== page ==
Man thinks too much of perfecting the body,” He smiled delightfully, “but of what use is it to him without the perfecting of the spirit? No matter how much he develops his muscles and sinews he will never become as strong as the ox, as brave as the lion or as big as the elephant! Physically he is an animal, yet inferior to the animals, for animals acquire their sustenance with the greatest ease, whereas man has to toil incessantly, to labour with infinite pain, for a mere livelihood. So, in the physical realm, the beast is nobler than man. But man is distinguished from the beast by his spiritual gifts and these he should develop with the other, both together. There should be the perfect balance, the spiritual and the physical. A man whose ideal side only is developed is also imperfect. We do not deprecate comfort. If I could find a better house than this I would certainly move into it. But man should not think of comfort alone.”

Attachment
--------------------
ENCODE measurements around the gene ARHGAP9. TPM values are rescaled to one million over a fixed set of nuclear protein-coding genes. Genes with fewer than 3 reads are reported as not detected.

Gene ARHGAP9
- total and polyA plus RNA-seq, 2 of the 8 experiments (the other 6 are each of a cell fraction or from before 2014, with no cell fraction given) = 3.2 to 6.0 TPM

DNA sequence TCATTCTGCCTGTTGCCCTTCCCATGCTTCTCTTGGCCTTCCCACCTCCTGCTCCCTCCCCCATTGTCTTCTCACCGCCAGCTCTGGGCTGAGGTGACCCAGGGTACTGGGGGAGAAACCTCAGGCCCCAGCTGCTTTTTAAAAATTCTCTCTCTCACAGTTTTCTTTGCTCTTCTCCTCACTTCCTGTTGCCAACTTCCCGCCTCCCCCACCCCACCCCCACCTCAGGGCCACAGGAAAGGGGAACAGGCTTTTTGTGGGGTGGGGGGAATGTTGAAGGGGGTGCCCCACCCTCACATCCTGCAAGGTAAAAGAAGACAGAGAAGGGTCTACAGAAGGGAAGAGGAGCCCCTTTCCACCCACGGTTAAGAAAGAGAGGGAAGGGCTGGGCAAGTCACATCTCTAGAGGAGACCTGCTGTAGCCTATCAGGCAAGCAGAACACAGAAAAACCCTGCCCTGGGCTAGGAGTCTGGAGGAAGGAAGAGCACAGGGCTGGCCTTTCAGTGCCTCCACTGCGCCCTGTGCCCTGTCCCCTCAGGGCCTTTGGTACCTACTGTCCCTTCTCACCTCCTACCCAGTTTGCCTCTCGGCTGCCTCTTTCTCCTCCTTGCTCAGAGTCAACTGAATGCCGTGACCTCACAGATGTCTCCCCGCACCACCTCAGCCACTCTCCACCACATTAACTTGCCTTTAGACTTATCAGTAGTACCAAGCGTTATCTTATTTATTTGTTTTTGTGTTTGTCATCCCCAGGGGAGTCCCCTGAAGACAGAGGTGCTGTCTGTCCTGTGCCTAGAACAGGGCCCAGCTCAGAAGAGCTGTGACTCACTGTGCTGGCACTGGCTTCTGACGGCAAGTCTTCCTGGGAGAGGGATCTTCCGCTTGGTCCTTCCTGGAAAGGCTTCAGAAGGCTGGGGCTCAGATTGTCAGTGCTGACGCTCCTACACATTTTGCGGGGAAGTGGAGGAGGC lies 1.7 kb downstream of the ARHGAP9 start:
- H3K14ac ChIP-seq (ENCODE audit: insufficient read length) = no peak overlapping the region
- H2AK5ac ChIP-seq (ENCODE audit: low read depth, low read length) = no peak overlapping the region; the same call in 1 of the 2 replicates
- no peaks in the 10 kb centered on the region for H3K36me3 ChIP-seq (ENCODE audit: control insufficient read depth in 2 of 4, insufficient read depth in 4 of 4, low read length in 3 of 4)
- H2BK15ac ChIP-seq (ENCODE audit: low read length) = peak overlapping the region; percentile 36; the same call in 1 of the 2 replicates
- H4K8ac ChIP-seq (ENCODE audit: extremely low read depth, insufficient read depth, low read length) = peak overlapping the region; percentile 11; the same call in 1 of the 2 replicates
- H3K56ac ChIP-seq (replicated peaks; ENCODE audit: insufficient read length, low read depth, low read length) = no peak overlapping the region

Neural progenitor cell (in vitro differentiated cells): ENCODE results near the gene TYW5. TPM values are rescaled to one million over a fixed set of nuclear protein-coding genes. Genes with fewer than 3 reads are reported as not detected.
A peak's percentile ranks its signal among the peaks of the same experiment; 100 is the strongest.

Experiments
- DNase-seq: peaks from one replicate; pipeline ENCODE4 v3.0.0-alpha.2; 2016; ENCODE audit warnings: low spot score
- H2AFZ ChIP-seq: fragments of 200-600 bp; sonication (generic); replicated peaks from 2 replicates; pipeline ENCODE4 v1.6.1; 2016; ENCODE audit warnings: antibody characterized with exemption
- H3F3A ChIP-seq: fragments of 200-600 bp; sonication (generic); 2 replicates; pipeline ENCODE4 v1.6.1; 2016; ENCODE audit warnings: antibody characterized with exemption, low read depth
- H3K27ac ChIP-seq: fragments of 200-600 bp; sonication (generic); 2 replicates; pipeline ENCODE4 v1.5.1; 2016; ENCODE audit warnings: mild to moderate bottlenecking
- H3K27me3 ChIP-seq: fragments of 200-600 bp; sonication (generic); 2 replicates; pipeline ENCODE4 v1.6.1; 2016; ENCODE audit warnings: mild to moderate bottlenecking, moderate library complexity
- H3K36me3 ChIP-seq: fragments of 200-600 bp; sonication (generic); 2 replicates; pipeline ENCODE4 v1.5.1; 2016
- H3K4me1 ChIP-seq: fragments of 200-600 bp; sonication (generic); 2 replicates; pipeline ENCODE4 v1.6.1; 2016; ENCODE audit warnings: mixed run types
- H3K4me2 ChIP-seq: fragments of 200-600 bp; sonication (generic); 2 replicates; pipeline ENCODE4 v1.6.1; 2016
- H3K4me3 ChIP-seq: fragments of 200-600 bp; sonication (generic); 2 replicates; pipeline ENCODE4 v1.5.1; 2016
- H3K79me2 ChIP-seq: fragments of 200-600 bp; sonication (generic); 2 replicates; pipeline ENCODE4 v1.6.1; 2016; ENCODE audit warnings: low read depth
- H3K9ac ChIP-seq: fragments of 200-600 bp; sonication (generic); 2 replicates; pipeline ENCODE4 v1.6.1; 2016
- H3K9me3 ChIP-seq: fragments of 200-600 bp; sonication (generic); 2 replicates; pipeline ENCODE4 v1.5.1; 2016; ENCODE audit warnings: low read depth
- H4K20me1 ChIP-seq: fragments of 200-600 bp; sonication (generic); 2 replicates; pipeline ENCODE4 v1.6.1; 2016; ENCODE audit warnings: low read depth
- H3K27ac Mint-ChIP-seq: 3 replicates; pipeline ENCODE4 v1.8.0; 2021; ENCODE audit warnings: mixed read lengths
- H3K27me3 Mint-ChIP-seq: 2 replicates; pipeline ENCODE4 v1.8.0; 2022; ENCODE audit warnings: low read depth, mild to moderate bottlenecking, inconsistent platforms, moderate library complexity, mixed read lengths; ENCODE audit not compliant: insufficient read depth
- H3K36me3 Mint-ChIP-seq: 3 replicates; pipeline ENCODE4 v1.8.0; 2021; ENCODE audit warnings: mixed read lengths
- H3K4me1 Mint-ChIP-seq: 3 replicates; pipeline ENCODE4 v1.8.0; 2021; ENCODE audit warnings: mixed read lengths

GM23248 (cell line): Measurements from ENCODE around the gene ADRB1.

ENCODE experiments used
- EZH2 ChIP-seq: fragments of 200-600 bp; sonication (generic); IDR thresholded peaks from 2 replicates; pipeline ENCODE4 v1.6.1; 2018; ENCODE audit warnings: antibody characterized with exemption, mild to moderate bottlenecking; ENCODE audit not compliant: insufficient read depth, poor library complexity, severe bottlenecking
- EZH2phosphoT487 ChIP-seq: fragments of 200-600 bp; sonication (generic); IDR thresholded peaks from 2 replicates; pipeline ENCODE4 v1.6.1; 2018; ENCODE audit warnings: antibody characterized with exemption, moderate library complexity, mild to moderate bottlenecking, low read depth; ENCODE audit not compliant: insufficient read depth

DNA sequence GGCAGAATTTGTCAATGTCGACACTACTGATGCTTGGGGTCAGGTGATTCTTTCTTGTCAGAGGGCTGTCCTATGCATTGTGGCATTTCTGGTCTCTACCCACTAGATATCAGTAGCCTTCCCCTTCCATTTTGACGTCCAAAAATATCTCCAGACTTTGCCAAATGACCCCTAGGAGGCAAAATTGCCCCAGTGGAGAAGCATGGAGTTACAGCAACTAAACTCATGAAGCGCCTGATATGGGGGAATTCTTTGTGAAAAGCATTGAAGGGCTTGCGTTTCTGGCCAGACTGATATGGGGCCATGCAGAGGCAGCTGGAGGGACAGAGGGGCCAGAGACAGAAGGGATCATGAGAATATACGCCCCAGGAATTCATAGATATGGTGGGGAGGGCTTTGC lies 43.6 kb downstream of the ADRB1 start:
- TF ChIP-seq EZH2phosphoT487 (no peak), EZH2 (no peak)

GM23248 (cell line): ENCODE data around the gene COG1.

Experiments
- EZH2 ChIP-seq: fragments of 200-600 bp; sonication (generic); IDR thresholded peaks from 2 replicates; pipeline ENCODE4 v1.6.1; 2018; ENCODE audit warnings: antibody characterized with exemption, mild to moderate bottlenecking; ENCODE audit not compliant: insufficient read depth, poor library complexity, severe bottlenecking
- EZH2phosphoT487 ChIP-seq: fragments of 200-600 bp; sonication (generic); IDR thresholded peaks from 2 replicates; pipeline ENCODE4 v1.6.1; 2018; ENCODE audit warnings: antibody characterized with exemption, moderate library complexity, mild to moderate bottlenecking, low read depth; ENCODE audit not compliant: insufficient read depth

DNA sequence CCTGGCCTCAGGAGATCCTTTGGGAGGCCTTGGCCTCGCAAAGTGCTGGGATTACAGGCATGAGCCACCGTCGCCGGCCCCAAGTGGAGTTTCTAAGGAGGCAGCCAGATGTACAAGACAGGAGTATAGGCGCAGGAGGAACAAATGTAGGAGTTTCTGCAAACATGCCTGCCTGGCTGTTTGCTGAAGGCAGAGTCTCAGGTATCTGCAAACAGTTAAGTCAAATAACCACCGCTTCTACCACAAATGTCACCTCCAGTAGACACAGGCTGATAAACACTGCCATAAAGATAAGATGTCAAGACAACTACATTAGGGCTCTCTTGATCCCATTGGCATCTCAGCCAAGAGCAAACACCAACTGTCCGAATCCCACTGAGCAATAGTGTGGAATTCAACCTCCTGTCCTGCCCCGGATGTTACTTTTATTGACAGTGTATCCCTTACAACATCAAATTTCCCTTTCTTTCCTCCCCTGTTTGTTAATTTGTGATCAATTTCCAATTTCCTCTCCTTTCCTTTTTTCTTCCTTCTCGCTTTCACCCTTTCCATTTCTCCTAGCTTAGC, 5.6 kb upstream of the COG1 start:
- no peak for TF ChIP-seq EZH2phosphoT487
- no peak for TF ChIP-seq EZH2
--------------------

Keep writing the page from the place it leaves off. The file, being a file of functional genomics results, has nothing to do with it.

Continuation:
I looked at Percy. He was still like a fighting-cock, ready for another bout. He would never give in before me, I knew, so I slipped quietly into the kitchen. When I returned the whole atmosphere had changed. His face had softened, his stiff mouth relaxed. As I entered the room the Master was saying: “When one prays, one sometimes has divine glimpses. So, when one is spiritually developed, a sublimity of nature is obtained, a delicacy of vision such as could not otherwise be found. Not only this, but tranquillity and happiness are secured.